Tobacco has been around for 9000 years. It was a medicinal product used by the Mayans who took it with them as they populated South America, dispersing it far and wide. It wasn’t until 1000 years ago that they began to chew and smoke the leaves while they also used them along with plants and herbs as medicine.
Columbus was probably the first European to see tobacco leaves although he did not smoke them himself.
A fellow explorer, Rodrigo de Jerez, shortly after, landed in Cuba and observed some of the inhabitants smoking the tobacco leaves. He then proceeded to partake in the smoking act himself.
On his return to Spain, laden with heaps of tobacco, Jerez startled his fellow countrymen by smoking in front of them. Never in their lives had they seen a man with smoke coming out of his mouth and nose. People thought that he was possessed by the devil and members of the Spanish Inquisition imprisoned him for several years. During his imprisonment, smoking actually became quite popular in Spain. ”
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Initially tobacco imported from the new world into Europe was used in pipe smoking and in snuff.
Cigarettes as we know them today emerged in the mid 1800’s. In London pipe smoking and snuff had become quite popular but with the advent of a cigarette machine (and thus mass production) the cigarette grew immensely in mass consumption.
A cigarette from the French for “small cigar”. Cigar comes, through the Spanish and Portuguese cigarro, from the Mayan siyar; “to smoke rolled tobacco leaves”
But it was the military, both British and American, that popularized smoking as they issued cigarettes with basic rations. Having become addicted to tobacco, these soldiers then went home and introduced smoking to the wider culture, starting with their friends and families.
Popular myth says that the dangers of smoking were first understood in the 50’s but that is not so. The Nazis began and anti-tobacco program in the 30’s which included advertising bans, public campaigns against smoking and many other programs in use today. Smoking was restricted in public and a cigarette tax was introduced. Hitler himself was against the use of tobacco. He didn’t smoke, he didn’t drink and he was a vegetarian.
The anti-smoking backlash was under way as early as 1904 in Germany and other countries.
“The first such German language journal was Der Tabakgegner (The Tobacco Opponent), published by the Bohemian organization between 1912 and 1932. Deutscher Tabakgegner (German Tobacco Opponent) was published in Dresden from 1919 to 1935, and was the second journal on this subject”
Various additives are combined into the shredded tobacco product mixtures, with humectants such as propylene glycol or glycerol, as well as flavouring products and enhancers such as cocoa solids, licorice, tobacco extracts, and various sugars, which are known collectively as “casings”. The leaf tobacco will then be shredded, along with a specified amount of small laminate, expanded tobacco, BL, RL, ES and IS. A perfume-like flavour/fragrance, called the “topping” or “toppings”, which is most often formulated by flavor companies, will then be blended into the tobacco mixture to improve the consistency in flavour and taste of the cigarettes associated with a certain brand name. Additionally, they replace lost flavours due to the repeated wetting and drying used in processing the tobacco. Finally the tobacco mixture will be filled into cigarettes tubes and packaged.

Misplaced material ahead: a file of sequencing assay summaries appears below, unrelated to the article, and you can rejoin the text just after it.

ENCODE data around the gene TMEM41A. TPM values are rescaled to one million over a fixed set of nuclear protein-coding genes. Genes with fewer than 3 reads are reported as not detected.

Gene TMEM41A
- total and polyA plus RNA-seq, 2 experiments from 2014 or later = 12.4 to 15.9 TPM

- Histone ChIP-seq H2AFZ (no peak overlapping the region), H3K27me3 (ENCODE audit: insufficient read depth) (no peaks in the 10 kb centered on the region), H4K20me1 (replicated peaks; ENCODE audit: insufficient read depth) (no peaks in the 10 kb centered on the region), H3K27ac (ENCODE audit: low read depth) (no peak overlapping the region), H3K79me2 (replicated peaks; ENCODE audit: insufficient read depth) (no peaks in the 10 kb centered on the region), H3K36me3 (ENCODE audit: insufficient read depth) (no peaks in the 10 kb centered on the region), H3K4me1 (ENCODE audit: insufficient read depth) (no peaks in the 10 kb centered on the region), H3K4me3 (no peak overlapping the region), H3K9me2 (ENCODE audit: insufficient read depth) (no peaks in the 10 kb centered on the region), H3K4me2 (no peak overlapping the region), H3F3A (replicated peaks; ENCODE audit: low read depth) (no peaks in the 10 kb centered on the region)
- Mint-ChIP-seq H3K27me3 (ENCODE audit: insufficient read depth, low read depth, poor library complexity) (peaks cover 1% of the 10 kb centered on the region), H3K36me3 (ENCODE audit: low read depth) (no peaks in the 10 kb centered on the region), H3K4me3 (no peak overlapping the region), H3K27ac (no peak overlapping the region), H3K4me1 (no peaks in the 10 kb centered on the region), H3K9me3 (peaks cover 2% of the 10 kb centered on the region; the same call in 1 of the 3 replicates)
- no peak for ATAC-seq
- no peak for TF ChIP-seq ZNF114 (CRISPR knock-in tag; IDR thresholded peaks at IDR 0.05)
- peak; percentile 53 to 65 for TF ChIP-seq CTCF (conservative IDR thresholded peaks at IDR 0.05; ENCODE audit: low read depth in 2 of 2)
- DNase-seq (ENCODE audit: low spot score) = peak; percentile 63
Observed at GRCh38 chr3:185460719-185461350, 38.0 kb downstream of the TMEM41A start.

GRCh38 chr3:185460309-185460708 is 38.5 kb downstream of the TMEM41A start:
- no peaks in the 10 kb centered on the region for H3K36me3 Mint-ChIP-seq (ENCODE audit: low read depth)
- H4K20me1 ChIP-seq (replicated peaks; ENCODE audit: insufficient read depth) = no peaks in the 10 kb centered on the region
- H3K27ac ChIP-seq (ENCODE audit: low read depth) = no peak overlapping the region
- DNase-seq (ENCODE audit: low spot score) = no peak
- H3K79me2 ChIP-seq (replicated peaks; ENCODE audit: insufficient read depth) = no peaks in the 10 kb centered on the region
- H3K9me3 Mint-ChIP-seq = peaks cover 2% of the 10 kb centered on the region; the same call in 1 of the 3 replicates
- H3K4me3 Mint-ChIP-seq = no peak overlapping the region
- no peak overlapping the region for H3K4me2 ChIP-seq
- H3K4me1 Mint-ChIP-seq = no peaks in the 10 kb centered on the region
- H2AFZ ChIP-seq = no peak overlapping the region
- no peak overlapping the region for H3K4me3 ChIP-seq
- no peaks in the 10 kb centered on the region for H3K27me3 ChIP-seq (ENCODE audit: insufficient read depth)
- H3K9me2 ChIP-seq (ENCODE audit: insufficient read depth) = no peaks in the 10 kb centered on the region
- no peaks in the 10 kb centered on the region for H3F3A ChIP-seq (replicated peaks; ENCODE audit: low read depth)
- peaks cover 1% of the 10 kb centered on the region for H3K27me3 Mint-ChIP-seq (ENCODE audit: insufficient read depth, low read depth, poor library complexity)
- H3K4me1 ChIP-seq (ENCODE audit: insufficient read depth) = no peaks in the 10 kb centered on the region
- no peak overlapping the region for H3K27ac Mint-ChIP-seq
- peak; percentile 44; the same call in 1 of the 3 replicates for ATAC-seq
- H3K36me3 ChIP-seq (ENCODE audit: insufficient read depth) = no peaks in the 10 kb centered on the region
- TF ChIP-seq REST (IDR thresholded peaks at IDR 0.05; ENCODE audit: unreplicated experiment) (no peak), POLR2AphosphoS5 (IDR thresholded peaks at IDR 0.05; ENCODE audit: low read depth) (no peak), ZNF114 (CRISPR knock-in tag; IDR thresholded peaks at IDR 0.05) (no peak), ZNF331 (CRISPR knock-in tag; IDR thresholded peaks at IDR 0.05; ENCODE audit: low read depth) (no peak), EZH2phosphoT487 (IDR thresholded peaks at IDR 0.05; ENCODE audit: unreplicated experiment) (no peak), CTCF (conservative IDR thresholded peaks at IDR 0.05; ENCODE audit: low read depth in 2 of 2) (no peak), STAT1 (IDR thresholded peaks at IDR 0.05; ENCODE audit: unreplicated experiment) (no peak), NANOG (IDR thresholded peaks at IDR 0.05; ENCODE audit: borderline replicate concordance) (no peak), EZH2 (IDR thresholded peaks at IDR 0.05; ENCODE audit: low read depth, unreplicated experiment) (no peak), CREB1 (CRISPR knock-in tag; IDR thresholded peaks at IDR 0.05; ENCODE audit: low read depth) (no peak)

A list of 599 cigarette additives, created by five major American cigarette companies, were approved by the Department of Health and Human Services in April 1994. None of these additives are listed as ingredients on the cigarette pack(s). Chemicals are added for organoleptic purposes and many boost the addictive properties of cigarettes, especially when burned.
One of the chemicals on the list, ammonia, helps convert bound nicotine molecules in tobacco smoke into free nicotine molecules. This process is known as freebasing which enhances the effect of the nicotine on the smoker.
Here is a list of additives in tobacco. Hint – there’s a whole heck of a lot of them.
So, the tobacco companies knew they had a lethal and toxic product from 1904 onward and despite that knowledge they mass marketed it nonetheless. In fact, they used the american government via the military to expand their sales beginning with the soldiers and then later their friends and families.
Today over 1 billion people smoke on the planet. In the developing world smoking is rampant and largely unregulated. As sales of tobacco have declined in the developed world the tobacco companies have simply moved overseas to the less enlightened developing countries. With the full knowledge that they will kill millions more people in doing so.
“U.S. tobacco companies have a long history of deceit, deception and duplicity in their relentless pursuit of profit. These companies have hooked generations of American smokers using the tools of manipulative advertising, disinformation campaigns refuting the health consequences of smoking, and political lobbying. In the process, they have grown into enormous multinational conglomerates. In recent years, as smoking has declined in the United States, they have begun to look elsewhere for growth.”
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Cardiovascular disease is the leading cause of death in the world and one of it’s biggest causes is smoking.